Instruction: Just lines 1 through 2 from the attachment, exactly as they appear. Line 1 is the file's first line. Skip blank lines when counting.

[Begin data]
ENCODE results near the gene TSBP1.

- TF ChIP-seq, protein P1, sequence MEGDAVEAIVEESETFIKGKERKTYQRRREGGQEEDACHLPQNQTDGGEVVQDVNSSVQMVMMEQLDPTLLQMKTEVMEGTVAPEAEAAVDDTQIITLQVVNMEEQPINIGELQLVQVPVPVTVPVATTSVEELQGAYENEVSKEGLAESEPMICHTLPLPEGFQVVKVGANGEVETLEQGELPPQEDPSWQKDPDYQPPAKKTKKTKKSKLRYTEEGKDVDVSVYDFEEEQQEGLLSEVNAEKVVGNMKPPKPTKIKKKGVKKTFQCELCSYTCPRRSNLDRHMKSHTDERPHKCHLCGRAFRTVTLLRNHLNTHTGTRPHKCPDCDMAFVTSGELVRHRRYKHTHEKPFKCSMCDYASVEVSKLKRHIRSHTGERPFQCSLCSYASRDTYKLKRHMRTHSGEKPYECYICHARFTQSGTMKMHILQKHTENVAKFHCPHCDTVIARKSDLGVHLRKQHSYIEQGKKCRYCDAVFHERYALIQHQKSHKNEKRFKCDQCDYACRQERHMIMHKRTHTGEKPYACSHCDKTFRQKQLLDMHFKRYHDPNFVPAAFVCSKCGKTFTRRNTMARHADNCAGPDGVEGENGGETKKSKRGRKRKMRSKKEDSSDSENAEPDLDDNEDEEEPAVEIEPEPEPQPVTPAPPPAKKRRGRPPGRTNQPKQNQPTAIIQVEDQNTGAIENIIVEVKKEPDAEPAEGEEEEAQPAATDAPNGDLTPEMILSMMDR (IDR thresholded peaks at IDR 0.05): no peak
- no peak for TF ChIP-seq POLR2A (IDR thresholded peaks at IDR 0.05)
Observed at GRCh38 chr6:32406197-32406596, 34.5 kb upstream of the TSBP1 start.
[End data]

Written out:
ENCODE results near the gene TSBP1.

- TF ChIP-seq, protein P1, sequence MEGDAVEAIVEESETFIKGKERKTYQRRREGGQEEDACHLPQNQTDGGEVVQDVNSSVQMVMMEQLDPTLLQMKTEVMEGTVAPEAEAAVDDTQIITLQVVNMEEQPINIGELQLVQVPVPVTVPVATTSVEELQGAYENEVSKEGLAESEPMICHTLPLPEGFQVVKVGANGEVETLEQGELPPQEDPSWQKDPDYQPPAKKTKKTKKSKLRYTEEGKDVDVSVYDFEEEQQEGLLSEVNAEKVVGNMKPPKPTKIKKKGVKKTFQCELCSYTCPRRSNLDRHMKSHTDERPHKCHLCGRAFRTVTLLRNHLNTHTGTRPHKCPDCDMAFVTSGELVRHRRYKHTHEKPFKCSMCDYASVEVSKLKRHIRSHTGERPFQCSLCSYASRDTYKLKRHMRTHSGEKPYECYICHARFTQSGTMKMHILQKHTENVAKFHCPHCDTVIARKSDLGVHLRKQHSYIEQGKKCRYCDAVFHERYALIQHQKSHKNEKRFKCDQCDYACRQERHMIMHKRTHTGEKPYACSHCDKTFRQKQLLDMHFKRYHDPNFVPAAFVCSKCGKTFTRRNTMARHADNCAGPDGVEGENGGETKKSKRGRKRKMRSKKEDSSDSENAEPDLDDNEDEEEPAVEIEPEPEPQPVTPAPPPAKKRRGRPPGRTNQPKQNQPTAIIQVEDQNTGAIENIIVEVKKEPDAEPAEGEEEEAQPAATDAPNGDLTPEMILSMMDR (IDR thresholded peaks at IDR 0.05): no peak